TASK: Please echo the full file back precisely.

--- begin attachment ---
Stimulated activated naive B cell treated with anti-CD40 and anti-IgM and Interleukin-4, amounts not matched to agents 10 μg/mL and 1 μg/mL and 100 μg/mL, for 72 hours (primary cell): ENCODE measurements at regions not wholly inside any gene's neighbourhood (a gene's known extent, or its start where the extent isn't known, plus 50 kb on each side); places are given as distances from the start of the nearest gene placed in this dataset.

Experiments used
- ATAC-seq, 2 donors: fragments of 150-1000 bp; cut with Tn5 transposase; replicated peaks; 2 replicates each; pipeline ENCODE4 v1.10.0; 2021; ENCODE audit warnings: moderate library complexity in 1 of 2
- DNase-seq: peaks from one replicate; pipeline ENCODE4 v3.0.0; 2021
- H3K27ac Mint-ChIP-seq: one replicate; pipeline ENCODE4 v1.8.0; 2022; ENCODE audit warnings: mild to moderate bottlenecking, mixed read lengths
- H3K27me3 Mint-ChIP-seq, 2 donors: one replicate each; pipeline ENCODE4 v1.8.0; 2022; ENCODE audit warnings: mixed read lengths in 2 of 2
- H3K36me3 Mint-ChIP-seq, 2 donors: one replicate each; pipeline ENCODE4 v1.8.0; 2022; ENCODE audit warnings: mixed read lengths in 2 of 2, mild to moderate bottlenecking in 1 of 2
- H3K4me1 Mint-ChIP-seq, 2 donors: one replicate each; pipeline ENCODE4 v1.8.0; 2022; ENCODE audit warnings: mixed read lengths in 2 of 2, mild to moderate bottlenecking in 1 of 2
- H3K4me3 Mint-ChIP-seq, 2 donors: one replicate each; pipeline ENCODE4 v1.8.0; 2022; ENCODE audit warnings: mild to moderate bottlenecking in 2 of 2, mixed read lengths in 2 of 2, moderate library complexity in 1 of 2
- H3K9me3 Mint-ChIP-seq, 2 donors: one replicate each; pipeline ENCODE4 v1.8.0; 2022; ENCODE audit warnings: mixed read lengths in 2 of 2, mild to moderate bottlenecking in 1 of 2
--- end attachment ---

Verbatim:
Stimulated activated naive B cell treated with anti-CD40 and anti-IgM and Interleukin-4, amounts not matched to agents 10 μg/mL and 1 μg/mL and 100 μg/mL, for 72 hours (primary cell): ENCODE measurements at regions not wholly inside any gene's neighbourhood (a gene's known extent, or its start where the extent isn't known, plus 50 kb on each side); places are given as distances from the start of the nearest gene placed in this dataset.

Experiments used
- ATAC-seq, 2 donors: fragments of 150-1000 bp; cut with Tn5 transposase; replicated peaks; 2 replicates each; pipeline ENCODE4 v1.10.0; 2021; ENCODE audit warnings: moderate library complexity in 1 of 2
- DNase-seq: peaks from one replicate; pipeline ENCODE4 v3.0.0; 2021
- H3K27ac Mint-ChIP-seq: one replicate; pipeline ENCODE4 v1.8.0; 2022; ENCODE audit warnings: mild to moderate bottlenecking, mixed read lengths
- H3K27me3 Mint-ChIP-seq, 2 donors: one replicate each; pipeline ENCODE4 v1.8.0; 2022; ENCODE audit warnings: mixed read lengths in 2 of 2
- H3K36me3 Mint-ChIP-seq, 2 donors: one replicate each; pipeline ENCODE4 v1.8.0; 2022; ENCODE audit warnings: mixed read lengths in 2 of 2, mild to moderate bottlenecking in 1 of 2
- H3K4me1 Mint-ChIP-seq, 2 donors: one replicate each; pipeline ENCODE4 v1.8.0; 2022; ENCODE audit warnings: mixed read lengths in 2 of 2, mild to moderate bottlenecking in 1 of 2
- H3K4me3 Mint-ChIP-seq, 2 donors: one replicate each; pipeline ENCODE4 v1.8.0; 2022; ENCODE audit warnings: mild to moderate bottlenecking in 2 of 2, mixed read lengths in 2 of 2, moderate library complexity in 1 of 2
- H3K9me3 Mint-ChIP-seq, 2 donors: one replicate each; pipeline ENCODE4 v1.8.0; 2022; ENCODE audit warnings: mixed read lengths in 2 of 2, mild to moderate bottlenecking in 1 of 2